Rodney Rohde, SV, SM, MB (ASCP), FACSc, discusses the regression in combating antimicrobial resistance in the US because of the COVID-19 pandemic.
Rodney Rohde, SV, SM, MB (ASCP), FACSc: Wendy mentioned a childhood vaccination slippage. In the other part of my world that I work in, part of my research is antimicrobial resistance. We’ve also seen huge backslides in antibiotic and antimicrobial resistance because when we were going through all of these processes the past 2 years, at that beginning of the pandemic when patients were dying and we didn’t always have the time to do confirmatory testing to find out if it was true bacterial pneumonia vs SARS pneumonia, we often gave empirical antibiotics to patients to help make sure. We understood that. But the consequences of this massive pandemic and as it has went forward, not being a good solid vaccinated population, is that you still have to do those things. We have to get back. We’ve suffered in cardiovascular disease and diabetes. This pandemic has touched everything you can put your finger on in ways that many people don’t realize. Maybe we’re just now starting to see those ongoing effects.
Something I’ve learned in the past 10 or 15 years since I completed my research for my dissertation is meeting people where they are. I’m not a physician, so I’m not dealing with patients per se, but I’m dealing with the public. I’m sure JAM [Jacinda Abdul-Mutakabbir, PharmD] and others on this panel would agree that not everybody should always look like me or, to Madeline’s point, speak like me in a certain language. We need a massive calling for diversity in our professions across all areas, including testing, physicians, pharmacy, nurses, and physical therapists. You name it. We need people in allied health. If you’re listening and you have children or know people who are going to college, send them our way. We need these people, and we’re tired. We need more of you.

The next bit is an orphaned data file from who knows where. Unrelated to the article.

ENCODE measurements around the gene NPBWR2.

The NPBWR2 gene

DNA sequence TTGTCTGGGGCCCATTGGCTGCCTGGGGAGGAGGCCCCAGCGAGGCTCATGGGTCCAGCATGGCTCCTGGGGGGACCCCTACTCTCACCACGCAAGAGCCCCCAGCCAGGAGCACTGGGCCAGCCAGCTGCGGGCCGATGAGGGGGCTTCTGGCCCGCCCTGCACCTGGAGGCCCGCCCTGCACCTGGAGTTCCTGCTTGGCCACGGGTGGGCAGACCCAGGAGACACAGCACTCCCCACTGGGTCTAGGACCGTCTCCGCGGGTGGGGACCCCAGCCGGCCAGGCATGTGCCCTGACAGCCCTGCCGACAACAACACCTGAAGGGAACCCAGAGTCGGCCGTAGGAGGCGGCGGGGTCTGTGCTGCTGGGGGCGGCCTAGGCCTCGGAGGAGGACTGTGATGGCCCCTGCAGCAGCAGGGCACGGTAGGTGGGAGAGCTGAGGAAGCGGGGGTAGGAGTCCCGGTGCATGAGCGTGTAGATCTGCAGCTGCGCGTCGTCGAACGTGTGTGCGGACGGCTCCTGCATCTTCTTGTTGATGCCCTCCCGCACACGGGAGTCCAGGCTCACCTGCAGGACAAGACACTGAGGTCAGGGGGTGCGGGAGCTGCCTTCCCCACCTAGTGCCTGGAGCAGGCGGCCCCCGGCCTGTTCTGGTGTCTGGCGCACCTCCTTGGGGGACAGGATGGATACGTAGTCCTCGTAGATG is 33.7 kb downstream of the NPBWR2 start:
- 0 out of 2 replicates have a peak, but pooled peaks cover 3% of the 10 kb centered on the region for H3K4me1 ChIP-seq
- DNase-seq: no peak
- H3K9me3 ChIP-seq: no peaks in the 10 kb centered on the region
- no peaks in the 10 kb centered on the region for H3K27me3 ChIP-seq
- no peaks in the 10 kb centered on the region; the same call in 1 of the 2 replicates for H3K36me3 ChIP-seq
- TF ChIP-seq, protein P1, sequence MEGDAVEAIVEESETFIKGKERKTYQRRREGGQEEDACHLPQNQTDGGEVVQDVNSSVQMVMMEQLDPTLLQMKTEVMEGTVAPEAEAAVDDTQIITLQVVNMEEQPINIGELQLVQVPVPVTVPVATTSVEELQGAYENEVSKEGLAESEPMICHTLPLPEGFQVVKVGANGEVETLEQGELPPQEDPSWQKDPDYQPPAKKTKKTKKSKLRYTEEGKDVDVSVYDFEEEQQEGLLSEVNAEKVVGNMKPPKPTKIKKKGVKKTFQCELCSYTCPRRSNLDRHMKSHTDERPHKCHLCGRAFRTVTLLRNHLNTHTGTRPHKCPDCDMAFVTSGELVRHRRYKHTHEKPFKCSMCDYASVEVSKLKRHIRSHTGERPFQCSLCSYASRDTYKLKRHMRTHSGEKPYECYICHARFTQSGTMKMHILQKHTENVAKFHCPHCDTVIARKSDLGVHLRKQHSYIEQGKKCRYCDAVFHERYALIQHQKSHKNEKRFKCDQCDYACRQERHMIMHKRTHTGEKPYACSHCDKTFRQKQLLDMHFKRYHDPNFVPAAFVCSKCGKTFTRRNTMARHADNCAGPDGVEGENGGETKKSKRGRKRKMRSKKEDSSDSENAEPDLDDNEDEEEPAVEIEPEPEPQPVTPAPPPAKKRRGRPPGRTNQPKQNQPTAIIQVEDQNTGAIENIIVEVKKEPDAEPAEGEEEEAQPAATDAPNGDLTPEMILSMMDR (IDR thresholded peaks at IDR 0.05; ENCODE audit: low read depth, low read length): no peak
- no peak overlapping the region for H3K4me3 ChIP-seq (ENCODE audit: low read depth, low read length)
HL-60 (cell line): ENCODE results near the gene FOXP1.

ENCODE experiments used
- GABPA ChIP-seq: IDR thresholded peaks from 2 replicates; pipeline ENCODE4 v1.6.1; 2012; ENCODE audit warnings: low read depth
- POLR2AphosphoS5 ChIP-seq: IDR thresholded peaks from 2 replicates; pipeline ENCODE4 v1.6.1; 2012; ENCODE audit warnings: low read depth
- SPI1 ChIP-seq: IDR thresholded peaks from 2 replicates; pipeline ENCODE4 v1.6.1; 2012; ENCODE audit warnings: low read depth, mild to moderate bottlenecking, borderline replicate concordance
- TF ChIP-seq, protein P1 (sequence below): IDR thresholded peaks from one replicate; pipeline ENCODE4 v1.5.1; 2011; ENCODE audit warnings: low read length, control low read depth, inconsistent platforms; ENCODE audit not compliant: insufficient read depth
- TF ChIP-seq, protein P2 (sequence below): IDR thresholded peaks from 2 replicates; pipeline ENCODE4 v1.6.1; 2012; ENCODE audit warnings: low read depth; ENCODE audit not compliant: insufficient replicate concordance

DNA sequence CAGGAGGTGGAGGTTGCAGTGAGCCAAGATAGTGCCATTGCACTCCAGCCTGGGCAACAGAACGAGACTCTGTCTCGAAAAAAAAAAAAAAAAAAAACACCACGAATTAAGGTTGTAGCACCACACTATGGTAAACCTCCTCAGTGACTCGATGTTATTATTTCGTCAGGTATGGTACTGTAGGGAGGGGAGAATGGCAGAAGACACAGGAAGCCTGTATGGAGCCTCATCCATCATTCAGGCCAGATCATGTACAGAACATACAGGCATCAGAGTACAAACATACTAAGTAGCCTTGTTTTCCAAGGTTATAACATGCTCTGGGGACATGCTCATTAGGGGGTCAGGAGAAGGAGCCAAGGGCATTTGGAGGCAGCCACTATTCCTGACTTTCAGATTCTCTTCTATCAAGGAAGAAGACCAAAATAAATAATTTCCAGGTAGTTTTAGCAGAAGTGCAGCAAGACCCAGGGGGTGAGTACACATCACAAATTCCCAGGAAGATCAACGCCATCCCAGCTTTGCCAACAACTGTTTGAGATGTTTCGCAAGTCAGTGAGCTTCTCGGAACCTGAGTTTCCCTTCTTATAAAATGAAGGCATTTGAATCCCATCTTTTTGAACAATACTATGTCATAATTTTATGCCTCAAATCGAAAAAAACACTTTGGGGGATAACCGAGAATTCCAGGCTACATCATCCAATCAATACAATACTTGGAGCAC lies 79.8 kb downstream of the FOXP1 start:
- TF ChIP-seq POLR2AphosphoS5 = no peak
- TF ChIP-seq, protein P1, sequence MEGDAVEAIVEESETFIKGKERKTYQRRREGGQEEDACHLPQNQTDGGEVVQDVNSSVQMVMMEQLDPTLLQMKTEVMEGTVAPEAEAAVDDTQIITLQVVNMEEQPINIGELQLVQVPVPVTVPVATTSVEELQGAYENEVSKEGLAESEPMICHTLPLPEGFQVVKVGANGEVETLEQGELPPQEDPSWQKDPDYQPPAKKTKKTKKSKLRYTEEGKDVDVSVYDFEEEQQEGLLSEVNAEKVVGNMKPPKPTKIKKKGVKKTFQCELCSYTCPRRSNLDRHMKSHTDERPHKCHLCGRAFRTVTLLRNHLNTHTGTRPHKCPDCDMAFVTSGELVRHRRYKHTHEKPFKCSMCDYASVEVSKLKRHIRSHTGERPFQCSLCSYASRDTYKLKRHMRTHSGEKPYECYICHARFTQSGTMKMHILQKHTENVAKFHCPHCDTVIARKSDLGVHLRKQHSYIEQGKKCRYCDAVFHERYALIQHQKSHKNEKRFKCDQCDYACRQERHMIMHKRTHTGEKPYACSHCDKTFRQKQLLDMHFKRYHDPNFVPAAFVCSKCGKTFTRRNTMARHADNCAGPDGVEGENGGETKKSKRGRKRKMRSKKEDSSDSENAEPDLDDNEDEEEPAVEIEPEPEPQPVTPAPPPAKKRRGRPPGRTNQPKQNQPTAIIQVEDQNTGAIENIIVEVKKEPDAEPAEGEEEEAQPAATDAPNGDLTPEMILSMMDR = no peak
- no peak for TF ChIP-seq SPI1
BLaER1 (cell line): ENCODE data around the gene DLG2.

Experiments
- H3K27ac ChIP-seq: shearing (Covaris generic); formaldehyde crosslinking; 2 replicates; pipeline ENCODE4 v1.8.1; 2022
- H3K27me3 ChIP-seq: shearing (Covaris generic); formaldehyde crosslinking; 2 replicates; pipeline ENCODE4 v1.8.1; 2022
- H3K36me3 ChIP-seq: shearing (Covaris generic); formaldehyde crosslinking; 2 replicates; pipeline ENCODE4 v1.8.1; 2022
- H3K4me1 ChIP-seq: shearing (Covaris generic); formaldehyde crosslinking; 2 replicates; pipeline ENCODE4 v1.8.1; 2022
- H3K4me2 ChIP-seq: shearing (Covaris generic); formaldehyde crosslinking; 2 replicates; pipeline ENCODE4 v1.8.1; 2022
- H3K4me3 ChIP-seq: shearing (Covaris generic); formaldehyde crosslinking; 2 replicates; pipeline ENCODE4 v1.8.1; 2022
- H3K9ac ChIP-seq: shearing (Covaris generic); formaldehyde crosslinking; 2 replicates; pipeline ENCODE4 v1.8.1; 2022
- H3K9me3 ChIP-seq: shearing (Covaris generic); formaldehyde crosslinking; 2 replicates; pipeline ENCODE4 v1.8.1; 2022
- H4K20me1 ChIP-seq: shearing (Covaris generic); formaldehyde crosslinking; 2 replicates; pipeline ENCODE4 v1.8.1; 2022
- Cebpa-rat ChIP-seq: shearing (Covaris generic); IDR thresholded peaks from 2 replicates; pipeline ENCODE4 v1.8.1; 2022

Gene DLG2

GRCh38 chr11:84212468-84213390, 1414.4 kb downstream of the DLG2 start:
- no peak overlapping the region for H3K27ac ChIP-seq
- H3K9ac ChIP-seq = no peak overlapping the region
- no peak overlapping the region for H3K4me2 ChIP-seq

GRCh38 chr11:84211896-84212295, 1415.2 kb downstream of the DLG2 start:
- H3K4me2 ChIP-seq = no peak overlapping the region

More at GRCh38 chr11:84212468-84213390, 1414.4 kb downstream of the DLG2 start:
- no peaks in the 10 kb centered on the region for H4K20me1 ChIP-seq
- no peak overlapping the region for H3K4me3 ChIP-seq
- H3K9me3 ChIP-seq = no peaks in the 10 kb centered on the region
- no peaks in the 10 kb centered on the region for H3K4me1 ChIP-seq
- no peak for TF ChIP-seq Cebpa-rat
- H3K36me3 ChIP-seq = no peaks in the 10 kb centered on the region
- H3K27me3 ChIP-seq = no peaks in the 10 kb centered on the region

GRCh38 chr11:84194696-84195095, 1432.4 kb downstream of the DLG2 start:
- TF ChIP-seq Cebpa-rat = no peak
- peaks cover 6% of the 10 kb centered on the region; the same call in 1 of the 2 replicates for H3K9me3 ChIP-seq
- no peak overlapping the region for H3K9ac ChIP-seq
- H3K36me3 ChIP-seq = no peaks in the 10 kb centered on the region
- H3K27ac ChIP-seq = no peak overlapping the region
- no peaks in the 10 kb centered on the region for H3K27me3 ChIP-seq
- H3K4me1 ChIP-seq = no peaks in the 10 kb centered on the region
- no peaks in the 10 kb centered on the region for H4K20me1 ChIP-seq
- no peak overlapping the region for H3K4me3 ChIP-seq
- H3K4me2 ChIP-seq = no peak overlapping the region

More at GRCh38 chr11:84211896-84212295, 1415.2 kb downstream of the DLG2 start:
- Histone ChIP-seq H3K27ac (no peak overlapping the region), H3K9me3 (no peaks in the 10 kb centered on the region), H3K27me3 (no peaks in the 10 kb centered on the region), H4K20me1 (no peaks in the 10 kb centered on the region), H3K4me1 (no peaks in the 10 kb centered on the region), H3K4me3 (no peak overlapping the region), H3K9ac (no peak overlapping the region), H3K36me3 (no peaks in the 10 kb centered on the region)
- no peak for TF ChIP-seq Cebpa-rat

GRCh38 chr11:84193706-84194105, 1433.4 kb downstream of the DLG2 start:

Wendy Wright, DNP, ANP-BC, FNP-BC, FAANP, FAAN, FNAP: Yes, we’re tired.
Rodney Rohde, SV, SM, MB (ASCP), FACSc: We aren’t even talking about health care. The next pandemic is health care professional burnout. There are massive issues across all of our sectors. We’ll hold off on that. Perhaps that’ll be another sponsored panel someday, because that’s an ongoing crisis.
Transcript Edited for Clarity